“they did what they needed to do to survive”

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"they did what they needed to do to survive"

Michelle Malkin talks a bit about the Wavers and what posi­tion the admin­is­tra­tion has put busi­ness:

One com­pany offi­cial expressed con­cern to me that media cov­er­age was demo­niz­ing busi­nesses who applied for the waivers. I cer­tainly don’t see these waiver appli­cants as vil­lains. They were poten­tial vic­tims of top-​down gov­ern­ment man­dates and they did what they needed to do to sur­vive. As for the unions who all pushed hard to ram Oba­macare down America’s throat and then rushed to the front of the line for tax and reg­u­la­tory exemp­tions, thanks for prov­ing what an ill-​fated scheme the fed­eral health care takeover was from the get-​go.

But a lot of friends of the O have been taken care of too:

It’s all about con­trol. If cen­tral plan­ners can’t dic­tate what health ben­e­fits qual­ify as “good,” what plans qual­ify as “afford­able” and how health care dol­lars are best spent, then nobody can. The ulti­mate goal, of course: pre­cip­i­tat­ing a mas­sive shift from pri­vate to gov­ern­ment insurance.

McDonald’s, Olive Gar­den, Red Lob­ster and Jack in the Box are among the large, headline-​garnering employ­ers who received the tem­po­rary waivers. But per­haps the most polit­i­cally note­wor­thy ben­e­fi­cia­ries of the HHS waiver pro­gram: Big Labor.

The Ser­vice Employ­ees Ben­e­fit Fund, which insures a total of 12,000 SEIU health care work­ers in upstate New York, secured its Oba­macare exemp­tion in Octo­ber. The Local 25 SEIU Wel­fare Fund in Chicago also nabbed a waiver for 31,000 of its enrollees. SEIU, of course, was one of Obamacare’s loud­est and biggest spend­ing pro­po­nents. The waivers come on top of the mas­sive sweet­heart deal that SEIU and other unions cut with the Obama admin­is­tra­tion to exempt them from the health care mandate’s oner­ous “Cadil­lac tax” on high-​cost health care plans until 2018.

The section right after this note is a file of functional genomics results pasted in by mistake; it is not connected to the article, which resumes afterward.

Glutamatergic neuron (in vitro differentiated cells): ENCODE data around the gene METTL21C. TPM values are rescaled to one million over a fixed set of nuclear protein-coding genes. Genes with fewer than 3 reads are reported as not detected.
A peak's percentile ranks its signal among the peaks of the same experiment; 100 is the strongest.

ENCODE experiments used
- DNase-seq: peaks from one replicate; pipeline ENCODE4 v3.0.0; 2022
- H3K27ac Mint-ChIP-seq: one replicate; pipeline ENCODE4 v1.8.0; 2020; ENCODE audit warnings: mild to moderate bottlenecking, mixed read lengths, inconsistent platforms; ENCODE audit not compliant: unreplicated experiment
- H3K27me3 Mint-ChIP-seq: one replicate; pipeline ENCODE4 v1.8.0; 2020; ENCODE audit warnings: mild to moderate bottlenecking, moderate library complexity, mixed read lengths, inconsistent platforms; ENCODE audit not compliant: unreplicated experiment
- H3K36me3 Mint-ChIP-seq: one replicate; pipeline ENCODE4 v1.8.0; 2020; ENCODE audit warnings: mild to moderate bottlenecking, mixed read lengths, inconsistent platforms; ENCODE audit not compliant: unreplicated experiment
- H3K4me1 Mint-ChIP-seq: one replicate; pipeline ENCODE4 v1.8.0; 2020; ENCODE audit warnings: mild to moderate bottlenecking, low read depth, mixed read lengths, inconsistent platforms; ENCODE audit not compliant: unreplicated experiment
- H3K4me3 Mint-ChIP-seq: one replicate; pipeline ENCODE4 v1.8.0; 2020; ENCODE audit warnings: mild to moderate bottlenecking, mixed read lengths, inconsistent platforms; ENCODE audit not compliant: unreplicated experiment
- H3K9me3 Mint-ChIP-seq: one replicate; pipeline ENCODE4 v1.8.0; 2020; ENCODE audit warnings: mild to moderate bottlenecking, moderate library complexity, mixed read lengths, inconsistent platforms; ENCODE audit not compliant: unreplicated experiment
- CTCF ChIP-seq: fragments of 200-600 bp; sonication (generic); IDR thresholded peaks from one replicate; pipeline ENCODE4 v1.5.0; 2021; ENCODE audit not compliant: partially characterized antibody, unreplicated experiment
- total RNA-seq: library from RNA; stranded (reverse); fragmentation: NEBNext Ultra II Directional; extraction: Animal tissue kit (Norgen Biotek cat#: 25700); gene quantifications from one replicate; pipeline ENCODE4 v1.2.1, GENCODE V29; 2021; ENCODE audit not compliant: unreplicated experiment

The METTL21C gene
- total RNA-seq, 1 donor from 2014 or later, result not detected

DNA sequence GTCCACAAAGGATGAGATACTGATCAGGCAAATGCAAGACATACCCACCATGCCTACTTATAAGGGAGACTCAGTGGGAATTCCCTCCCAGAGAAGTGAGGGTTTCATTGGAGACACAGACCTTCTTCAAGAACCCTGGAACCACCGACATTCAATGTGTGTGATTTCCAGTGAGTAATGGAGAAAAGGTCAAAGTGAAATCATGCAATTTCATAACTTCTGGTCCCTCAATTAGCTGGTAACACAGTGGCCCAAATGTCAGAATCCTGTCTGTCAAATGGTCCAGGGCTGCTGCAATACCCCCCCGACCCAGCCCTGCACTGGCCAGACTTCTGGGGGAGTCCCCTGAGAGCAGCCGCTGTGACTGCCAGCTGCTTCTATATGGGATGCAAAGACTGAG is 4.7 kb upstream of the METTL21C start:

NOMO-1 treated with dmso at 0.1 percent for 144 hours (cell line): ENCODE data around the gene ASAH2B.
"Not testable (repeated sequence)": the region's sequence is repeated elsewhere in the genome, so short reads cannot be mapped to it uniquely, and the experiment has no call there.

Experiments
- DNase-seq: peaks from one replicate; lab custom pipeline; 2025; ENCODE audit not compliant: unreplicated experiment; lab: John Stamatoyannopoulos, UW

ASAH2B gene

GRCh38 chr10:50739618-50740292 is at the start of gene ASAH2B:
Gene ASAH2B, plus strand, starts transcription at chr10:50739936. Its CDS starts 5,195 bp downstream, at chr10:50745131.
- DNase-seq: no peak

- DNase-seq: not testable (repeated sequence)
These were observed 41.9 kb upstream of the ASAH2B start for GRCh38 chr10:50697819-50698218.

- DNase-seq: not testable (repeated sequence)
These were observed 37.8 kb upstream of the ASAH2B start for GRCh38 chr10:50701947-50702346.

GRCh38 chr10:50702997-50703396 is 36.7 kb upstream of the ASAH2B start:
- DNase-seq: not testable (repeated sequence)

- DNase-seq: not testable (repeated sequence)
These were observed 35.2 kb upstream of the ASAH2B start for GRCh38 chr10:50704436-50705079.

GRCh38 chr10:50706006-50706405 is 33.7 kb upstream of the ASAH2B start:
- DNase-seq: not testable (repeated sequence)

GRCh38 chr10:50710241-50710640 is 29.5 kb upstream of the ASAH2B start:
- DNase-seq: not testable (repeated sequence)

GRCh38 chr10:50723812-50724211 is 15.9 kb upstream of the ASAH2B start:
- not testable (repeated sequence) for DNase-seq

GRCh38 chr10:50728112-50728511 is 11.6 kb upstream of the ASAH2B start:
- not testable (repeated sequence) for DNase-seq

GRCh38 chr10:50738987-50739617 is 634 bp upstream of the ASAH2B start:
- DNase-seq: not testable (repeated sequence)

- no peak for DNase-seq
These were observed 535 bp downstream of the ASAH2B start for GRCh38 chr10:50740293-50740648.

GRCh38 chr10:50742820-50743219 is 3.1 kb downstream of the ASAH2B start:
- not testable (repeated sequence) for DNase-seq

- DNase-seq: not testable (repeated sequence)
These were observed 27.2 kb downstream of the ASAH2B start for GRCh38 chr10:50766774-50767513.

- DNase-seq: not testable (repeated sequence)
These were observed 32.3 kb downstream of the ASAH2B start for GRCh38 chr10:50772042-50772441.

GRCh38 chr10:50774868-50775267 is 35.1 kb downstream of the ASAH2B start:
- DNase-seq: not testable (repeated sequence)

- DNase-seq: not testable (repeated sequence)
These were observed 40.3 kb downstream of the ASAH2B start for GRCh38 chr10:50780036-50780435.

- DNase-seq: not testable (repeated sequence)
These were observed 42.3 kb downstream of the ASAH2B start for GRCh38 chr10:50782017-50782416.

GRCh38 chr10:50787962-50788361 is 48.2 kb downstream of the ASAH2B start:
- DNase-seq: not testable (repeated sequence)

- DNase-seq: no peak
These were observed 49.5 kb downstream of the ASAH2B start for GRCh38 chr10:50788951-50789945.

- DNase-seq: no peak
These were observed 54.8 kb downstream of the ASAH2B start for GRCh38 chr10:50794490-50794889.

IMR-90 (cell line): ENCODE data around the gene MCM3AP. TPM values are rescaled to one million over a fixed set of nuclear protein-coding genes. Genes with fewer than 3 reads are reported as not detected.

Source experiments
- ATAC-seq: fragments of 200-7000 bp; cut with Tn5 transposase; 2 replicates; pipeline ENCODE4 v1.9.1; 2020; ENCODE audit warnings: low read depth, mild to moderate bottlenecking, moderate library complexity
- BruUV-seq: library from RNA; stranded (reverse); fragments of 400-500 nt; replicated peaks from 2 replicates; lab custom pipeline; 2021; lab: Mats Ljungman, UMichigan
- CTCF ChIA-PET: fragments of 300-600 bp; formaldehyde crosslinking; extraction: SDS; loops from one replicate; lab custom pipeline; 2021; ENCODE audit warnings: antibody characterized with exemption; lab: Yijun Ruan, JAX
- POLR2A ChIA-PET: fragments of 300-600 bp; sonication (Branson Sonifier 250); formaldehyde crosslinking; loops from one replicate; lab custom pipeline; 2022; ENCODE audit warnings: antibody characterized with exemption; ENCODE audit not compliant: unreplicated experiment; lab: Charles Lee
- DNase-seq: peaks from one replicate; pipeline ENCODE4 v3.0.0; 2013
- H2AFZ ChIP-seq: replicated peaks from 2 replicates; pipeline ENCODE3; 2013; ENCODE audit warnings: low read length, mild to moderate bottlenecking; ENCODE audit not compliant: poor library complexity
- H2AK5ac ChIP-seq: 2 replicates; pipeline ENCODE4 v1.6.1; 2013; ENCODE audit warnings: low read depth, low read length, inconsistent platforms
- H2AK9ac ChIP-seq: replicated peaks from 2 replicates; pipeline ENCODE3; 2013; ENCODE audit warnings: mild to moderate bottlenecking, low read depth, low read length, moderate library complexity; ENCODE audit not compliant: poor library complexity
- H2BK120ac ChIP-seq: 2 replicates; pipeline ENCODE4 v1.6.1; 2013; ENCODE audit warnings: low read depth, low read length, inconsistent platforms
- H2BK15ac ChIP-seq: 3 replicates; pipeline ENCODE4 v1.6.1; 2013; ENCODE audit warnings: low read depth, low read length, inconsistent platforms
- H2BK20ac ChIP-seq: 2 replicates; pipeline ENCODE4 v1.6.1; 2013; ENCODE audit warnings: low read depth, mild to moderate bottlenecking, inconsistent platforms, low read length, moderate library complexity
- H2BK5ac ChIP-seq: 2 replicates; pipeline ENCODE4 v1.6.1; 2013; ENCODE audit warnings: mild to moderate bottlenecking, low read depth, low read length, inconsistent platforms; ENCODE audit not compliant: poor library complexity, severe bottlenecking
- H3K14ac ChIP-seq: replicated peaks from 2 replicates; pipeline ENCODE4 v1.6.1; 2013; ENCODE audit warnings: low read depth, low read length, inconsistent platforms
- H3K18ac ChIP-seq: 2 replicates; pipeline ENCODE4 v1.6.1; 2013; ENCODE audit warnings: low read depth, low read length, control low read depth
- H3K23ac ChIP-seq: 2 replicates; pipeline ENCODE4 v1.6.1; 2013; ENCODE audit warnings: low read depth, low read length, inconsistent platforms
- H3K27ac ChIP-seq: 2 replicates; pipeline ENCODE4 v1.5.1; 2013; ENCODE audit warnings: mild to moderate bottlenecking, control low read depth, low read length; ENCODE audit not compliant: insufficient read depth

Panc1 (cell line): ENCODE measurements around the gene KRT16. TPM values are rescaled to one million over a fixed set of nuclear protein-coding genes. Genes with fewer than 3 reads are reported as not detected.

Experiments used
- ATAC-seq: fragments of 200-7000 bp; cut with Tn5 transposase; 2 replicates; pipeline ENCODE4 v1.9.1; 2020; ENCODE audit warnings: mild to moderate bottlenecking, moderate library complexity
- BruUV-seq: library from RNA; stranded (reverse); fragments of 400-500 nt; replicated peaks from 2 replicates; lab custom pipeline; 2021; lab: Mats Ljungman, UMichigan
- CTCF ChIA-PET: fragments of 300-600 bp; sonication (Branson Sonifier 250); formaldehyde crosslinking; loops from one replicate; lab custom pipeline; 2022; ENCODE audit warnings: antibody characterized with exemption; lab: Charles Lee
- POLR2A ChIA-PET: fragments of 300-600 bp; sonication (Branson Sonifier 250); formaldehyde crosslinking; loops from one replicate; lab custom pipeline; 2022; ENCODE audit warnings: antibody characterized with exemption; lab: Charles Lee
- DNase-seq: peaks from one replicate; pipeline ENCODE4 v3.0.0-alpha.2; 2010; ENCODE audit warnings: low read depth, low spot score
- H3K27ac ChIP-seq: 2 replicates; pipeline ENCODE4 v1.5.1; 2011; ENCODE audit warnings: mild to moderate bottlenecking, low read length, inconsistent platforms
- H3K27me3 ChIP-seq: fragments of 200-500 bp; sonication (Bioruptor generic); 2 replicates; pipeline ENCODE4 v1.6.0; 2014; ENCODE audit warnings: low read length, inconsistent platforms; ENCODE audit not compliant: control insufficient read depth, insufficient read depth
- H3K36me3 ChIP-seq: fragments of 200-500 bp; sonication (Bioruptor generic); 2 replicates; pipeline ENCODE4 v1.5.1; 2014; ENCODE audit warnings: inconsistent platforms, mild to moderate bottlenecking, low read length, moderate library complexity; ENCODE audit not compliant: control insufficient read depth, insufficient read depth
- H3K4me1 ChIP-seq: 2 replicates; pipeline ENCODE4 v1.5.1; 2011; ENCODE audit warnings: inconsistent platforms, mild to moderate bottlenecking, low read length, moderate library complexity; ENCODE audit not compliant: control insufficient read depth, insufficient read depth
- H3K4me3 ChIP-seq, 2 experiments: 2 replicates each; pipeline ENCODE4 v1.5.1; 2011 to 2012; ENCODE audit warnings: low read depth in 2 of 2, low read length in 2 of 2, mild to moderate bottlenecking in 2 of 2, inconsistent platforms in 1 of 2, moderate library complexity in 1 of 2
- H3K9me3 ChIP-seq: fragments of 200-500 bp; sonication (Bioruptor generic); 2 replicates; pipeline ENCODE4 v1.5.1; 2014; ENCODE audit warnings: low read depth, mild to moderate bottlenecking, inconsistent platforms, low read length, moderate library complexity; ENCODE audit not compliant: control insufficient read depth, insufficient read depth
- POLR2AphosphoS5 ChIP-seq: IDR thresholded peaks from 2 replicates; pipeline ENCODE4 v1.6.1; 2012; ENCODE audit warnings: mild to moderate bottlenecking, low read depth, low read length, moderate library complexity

This is sim­ply fool­ish, if com­pa­nies and unions have to escape Oba­macare to sur­vive then how much the small busi­ness and the avg guy?

It’s like a man named Wal­ter once told me, You fish where you can catch them.

Michelle Malkin talks a bit about the Wavers and what position the administration has put business:

One company official expressed concern to me that media coverage was demonizing businesses who applied for the waivers. I certainly don’t see these waiver applicants as villains. They were potential victims of top-down government mandates and they did what they needed to do to survive. As for the unions who all pushed hard to ram Obamacare down America’s throat and then rushed to the front of the line for tax and regulatory exemptions, thanks for proving what an ill-fated scheme the federal health care takeover was from the get-go.

But a lot of friends of the O have been taken care of too:

It’s all about control. If central planners can’t dictate what health benefits qualify as “good,” what plans qualify as “affordable” and how health care dollars are best spent, then nobody can. The ultimate goal, of course: precipitating a massive shift from private to government insurance.

McDonald’s, Olive Garden, Red Lobster and Jack in the Box are among the large, headline-garnering employers who received the temporary waivers. But perhaps the most politically noteworthy beneficiaries of the HHS waiver program: Big Labor.

The Service Employees Benefit Fund, which insures a total of 12,000 SEIU health care workers in upstate New York, secured its Obamacare exemption in October. The Local 25 SEIU Welfare Fund in Chicago also nabbed a waiver for 31,000 of its enrollees. SEIU, of course, was one of Obamacare’s loudest and biggest spending proponents. The waivers come on top of the massive sweetheart deal that SEIU and other unions cut with the Obama administration to exempt them from the health care mandate’s onerous “Cadillac tax” on high-cost health care plans until 2018.

This is simply foolish, if companies and unions have to escape Obamacare to survive then how much the small business and the avg guy?

It’s like a man named Walter once told me, You fish where you can catch them.